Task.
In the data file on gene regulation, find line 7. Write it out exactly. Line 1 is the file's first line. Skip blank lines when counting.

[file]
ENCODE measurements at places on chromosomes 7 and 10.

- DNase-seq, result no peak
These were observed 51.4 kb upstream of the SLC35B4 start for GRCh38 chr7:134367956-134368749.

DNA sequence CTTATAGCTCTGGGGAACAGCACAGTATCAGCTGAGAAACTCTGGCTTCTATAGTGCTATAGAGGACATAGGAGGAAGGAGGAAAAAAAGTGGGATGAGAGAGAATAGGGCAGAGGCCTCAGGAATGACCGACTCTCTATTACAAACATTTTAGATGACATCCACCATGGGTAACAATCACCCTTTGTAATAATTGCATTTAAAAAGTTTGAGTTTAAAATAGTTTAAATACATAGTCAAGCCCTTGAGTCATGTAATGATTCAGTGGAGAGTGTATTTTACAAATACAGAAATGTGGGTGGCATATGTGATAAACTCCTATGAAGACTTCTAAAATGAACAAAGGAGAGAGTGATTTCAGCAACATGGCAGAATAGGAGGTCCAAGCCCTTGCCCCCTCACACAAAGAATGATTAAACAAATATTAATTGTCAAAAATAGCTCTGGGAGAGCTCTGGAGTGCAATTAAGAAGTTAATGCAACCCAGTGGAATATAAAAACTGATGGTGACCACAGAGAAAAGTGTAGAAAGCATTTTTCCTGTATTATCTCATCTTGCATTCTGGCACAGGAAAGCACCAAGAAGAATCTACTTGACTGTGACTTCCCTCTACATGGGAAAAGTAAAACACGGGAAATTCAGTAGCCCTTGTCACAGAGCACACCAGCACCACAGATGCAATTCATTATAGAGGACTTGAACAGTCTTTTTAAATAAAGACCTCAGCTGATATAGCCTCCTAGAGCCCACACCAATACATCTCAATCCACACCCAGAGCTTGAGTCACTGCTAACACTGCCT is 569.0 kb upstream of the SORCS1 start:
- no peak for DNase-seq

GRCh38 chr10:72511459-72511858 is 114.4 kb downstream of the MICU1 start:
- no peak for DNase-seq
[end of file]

- no peak for DNase-seq